So long as Turner remains healthy, it’s hard to envision how he doesn’t make his first All-Star appearance this season.
The Pacers are now Turner’s team, and that’s going to make his expected third-year jump that much more exciting. After Turner still turned in impressive season averages of 14.5 points, 7.3 rebounds, 2.1 blocks and 0.9 steal on 51.1% shooting—including a sterling 80.9% from the free throw line—during his sophomore campaign, the new franchise building block still has plenty of room to grow and become an official household name.
Perhaps one of the most underrated parts of Turner’s game is his expanding range, and if he starts hitting the 3-ball with consistency—he made 40 of 115 (34.8%) last season—it will heighten his appeal even more as a potential member of the VIP Triple-One Club. If Turner, as expected, can average somewhere in the neighborhood of 18 points, 10 rebounds, two blocks, a steal and a three while being an asset in the percentage categories, there’s a case to be made for him as an easy top-20 pick. Do you believe?
Karl-Anthony Towns, Minnesota Timberwolves
Let’s not overcomplicate this one. Even with Jimmy Butler’s arrival into Minnesota, KAT is my No. 1 dog in every nine-cat league.
Willy Hernangomez, New York Knicks
New York’s center “depth chart” has a lot of names, but none of them are as appealing as Hernangomez when it comes to our purposes. In 21 starts during his rookie season, Hernangomez averaged 11.5 points, 9.0 rebounds, 0.9 steal and 0.6 block (1.7 TO) on 50.8% from the field in just 25.5 minutes per game. Assuming he can fend off the Wolfpack that is Enes Kanter, Kyle O’Quinn and Joakim Noah, Hernangomez looks like a nice late mid-round pick who can be drafted at a discounted ADP due to unfamiliarity amongst fantasy GM’s and uncertainty about his role in whatever it is the Knicks are doing.
Alex Len, Phoenix Suns
Len could not generate any kind of market in restricted free agency, so he bet on himself by signing the qualifying offer and returning to Phoenix for one more season. And until we learned Alan Williams (knee) was going to miss significant time, no one thought much about it.
It’s time to start thinking about the former first-round pick with a lot to prove in the late rounds of your draft. This is exactly the kind of player I absolutely love to target because Len is playing to reverse his reputation and his future paycheck, meaning he’s going to have plenty of incentive to perform on a bad Suns team all season long.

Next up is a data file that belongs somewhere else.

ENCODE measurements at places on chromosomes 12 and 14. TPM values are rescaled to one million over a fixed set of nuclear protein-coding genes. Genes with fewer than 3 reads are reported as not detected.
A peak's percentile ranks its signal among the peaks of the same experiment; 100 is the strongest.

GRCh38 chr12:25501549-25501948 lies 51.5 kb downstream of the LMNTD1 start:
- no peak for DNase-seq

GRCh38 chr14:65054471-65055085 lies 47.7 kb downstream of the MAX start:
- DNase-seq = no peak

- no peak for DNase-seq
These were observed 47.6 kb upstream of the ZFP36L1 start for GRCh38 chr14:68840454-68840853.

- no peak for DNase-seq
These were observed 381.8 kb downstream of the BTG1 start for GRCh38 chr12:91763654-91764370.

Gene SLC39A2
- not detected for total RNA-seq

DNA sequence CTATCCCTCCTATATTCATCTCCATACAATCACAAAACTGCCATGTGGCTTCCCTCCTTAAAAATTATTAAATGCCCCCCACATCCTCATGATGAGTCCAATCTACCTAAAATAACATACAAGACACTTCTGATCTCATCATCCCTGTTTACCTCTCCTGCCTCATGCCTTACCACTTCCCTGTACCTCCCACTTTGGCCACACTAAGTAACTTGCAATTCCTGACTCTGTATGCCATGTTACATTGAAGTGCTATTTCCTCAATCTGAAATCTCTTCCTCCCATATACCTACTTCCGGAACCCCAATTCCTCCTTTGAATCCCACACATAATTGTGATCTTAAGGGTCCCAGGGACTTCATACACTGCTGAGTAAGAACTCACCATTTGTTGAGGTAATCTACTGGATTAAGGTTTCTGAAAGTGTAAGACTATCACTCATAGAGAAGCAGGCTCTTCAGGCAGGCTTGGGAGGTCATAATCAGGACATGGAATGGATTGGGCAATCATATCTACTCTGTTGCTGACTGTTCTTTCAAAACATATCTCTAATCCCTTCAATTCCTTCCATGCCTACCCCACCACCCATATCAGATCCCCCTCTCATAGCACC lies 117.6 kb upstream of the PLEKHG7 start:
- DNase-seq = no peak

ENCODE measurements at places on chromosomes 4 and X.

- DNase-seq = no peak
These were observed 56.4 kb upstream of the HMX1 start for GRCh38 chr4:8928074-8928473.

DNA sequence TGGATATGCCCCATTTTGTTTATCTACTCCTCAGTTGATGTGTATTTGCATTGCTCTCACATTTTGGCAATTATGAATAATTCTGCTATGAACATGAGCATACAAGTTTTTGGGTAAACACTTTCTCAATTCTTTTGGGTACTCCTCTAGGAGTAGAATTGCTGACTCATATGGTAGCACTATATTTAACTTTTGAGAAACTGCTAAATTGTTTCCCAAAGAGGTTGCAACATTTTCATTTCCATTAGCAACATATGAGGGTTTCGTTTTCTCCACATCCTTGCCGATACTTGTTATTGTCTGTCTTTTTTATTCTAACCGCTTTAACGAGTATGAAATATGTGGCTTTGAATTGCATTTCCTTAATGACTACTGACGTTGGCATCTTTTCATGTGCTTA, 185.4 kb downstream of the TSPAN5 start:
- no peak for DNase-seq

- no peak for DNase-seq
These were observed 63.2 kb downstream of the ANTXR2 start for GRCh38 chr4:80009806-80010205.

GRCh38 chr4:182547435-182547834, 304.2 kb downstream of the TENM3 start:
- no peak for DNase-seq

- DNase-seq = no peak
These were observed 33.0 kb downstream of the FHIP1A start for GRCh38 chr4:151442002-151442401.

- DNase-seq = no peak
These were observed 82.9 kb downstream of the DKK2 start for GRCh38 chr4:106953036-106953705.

After Earl Watson stated that Len was taking a major step forward, Len has been impressive in the preseason and should have a real path to a starting spot ahead of Tyson Chandler if his strong play continues and the Suns utilize a traditional starting five. And on a tanking Phoenix team that is clearly playing for the future, there is no reason not to play Len—especially without Williams available—in order to evaluate his potential long-term fit for a club that desperately needs to develop reliable frontcourt talent.
Jusuf Nurkic, Portland Trail Blazers
Nurk Alert season has arrived...and it’s never looked quite so good.
After spending the summer working on his body for the second straight year, Nurkic, who was a phenomenal fit in Portland from the second he arrived on the Blazers, has deemed himself in the best shape of his life. Need more? Nurkic is also in a contract season, playing for what could be a potentially massive payday, and has all of the incentive in the world to show that he’s the player everyone wants to believe he can be.
Injury concerns will likely knock him down the draft board further than he’d otherwise be placed, but grabbing him in the fourth or fifth round of 10-12 team settings as your primary center is an excellent place to start your 2017-18 fantasy hoops campaign. Remember, Nurkic has averaged 15.2 points, 10.4 rebounds, 3.2 assists, 1.3 steals and 1.9 blocks on 50.8% shooting over his first 20 regular season games in a Blazers uniform.
Willie Cauley-Stein, Sacramento Kings
For a player who has a solidified role and is still dripping with upside, Cauley-Stein is not currently getting the attention he deserves.